Introduction to pentesting: Web-Based Exploitation

Nikto

After running a port scan and discovering a service running on port 80 or port 443, one of the first tools that should be used to evaluate the service is Nikto. Nikto is a web server vulnerability scanner. This tools was written by Chris Sullo and David Lodge. Nikto automates the process of scanning web servers or out-of-date and unpatched software as well as searching for dangerous files that may reside on web servers. Nikto is capable of identifying a wide range of specific issues and also checks the server for configuration issues. Nikto is built into BlackArch, if you are not using BlackArch, Nikto can be obtained by downloading it from the Nikto website. Please note that you’ll need Perl installed to run Nikto.

To view the various options available, you can run the following command:

nikto

Running this command will provide you with a brief description of the parameters available to you. To run a basic vulnerability scan against a target, you need to specify a host IP address with the “-h” switch. You should also specify a port number with the “-p” parameter. You can instruct Nikto to scan multiple ports by specifying a port range. For example, to scan for web servers on al ports between 1 and 1000, you’d issue the following command in a terminal window:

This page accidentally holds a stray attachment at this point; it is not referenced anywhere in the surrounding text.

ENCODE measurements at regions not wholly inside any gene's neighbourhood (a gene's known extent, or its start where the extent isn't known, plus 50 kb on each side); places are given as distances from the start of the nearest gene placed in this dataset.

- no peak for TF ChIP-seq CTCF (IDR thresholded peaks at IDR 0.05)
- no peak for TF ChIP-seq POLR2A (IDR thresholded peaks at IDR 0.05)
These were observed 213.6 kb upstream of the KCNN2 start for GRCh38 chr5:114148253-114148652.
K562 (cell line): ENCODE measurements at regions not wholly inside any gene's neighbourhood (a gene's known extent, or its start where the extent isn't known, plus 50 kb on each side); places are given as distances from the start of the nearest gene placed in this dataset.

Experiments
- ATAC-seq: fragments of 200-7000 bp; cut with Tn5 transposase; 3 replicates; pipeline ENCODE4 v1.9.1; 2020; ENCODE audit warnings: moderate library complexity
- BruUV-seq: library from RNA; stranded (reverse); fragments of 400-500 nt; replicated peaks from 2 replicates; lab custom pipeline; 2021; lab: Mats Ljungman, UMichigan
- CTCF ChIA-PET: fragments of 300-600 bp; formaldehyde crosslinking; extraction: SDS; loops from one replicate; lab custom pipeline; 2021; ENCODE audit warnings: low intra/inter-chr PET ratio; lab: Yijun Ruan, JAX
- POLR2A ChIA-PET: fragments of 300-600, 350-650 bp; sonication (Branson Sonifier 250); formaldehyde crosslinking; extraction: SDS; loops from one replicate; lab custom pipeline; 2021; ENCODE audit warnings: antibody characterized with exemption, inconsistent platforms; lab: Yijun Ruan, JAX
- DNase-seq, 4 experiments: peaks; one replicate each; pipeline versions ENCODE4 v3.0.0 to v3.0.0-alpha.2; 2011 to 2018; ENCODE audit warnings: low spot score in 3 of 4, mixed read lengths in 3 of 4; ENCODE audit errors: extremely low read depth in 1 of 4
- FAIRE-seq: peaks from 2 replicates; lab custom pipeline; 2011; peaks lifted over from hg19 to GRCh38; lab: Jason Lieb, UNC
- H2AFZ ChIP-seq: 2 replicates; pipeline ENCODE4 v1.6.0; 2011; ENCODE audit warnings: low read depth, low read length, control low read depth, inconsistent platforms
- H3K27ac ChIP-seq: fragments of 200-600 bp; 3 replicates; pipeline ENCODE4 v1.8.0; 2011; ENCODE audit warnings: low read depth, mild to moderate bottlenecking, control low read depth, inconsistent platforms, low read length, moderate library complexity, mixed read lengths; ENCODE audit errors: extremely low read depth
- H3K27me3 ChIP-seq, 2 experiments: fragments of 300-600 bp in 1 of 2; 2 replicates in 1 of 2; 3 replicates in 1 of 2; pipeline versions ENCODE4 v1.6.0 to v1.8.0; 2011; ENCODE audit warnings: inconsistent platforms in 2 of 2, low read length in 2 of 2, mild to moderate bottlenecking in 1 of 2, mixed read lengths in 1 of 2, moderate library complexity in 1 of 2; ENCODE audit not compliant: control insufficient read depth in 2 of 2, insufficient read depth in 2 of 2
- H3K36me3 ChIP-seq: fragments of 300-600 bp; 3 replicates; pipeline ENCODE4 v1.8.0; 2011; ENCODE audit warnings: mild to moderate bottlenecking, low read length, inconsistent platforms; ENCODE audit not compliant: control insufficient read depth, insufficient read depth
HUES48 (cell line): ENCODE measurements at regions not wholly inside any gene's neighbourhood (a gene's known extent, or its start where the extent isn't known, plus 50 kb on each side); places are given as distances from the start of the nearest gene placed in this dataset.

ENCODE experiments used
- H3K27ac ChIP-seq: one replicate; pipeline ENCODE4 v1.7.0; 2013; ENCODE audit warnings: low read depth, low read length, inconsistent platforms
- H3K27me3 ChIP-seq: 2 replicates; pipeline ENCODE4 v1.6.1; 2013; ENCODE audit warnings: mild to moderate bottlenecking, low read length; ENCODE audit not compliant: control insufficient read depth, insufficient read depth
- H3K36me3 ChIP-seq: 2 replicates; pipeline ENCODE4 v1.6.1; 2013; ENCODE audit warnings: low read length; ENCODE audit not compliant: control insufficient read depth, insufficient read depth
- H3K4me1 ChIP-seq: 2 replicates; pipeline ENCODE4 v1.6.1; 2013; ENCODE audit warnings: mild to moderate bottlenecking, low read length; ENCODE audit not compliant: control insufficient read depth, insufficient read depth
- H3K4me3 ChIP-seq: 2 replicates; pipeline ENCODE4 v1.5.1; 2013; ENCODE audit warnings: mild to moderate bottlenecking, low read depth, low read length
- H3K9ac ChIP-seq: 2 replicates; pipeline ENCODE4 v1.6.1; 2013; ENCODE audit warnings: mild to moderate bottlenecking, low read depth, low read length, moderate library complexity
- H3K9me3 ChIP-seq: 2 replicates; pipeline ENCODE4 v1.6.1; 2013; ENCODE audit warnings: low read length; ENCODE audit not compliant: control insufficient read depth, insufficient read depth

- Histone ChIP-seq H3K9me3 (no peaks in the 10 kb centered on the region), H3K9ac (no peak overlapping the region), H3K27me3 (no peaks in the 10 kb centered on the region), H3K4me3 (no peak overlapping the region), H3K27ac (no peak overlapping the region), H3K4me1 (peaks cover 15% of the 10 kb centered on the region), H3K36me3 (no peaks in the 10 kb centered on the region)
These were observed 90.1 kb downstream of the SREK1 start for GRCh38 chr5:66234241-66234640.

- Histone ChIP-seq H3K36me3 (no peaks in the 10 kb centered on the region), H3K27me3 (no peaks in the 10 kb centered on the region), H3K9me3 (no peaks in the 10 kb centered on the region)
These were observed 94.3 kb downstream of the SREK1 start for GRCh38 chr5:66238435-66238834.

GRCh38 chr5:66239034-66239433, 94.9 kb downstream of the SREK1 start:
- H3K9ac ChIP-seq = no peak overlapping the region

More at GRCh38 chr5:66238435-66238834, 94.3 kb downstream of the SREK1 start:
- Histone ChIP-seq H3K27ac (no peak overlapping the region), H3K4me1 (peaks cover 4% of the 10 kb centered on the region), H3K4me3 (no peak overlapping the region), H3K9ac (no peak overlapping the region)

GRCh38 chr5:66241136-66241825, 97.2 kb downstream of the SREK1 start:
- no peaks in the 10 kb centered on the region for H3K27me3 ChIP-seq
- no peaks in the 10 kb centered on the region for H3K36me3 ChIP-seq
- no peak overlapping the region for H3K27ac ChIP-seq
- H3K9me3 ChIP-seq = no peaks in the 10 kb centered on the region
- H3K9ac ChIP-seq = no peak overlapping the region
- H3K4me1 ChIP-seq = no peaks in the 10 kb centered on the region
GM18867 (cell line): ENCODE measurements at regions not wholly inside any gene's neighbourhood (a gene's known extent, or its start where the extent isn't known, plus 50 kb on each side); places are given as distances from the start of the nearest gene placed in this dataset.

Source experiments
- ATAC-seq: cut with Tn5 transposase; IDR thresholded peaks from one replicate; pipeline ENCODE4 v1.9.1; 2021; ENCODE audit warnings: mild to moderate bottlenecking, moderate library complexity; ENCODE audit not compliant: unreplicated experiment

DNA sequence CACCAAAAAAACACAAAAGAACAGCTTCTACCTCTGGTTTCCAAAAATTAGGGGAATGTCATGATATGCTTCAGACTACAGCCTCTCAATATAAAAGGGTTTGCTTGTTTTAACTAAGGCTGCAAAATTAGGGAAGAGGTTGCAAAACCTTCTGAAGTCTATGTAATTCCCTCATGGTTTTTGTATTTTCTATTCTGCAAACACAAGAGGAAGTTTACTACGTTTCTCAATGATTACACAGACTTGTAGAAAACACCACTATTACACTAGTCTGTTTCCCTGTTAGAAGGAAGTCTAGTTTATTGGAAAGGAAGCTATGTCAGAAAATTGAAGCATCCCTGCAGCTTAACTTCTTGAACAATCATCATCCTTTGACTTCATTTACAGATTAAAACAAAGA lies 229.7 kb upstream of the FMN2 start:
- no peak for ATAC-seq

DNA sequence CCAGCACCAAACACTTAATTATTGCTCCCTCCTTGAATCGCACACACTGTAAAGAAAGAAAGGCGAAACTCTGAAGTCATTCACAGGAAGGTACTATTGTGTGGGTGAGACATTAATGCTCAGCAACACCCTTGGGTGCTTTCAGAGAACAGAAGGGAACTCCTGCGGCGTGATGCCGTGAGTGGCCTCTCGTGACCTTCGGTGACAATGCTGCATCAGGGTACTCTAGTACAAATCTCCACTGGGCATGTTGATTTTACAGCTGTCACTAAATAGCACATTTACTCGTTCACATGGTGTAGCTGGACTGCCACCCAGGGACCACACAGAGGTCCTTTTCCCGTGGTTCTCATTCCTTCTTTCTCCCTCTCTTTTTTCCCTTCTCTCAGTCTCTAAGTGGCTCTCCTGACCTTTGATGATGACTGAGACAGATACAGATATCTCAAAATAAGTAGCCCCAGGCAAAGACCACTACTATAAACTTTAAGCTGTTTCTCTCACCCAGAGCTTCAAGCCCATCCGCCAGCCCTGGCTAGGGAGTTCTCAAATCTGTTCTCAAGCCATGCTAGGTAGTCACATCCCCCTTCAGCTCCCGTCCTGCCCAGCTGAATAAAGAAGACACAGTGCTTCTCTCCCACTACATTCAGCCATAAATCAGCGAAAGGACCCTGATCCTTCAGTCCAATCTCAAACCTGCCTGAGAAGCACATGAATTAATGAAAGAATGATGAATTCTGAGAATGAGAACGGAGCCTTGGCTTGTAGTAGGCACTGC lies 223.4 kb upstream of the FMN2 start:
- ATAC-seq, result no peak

nikto -h example.com -p 1-1000

If you don’t specify a port number, Nikto will only scan port 80 on your target. If you want to save the Nikto output for later review, you can do so by issuing the “-o” followed by the file path and name of the file you’d like to use to save the output.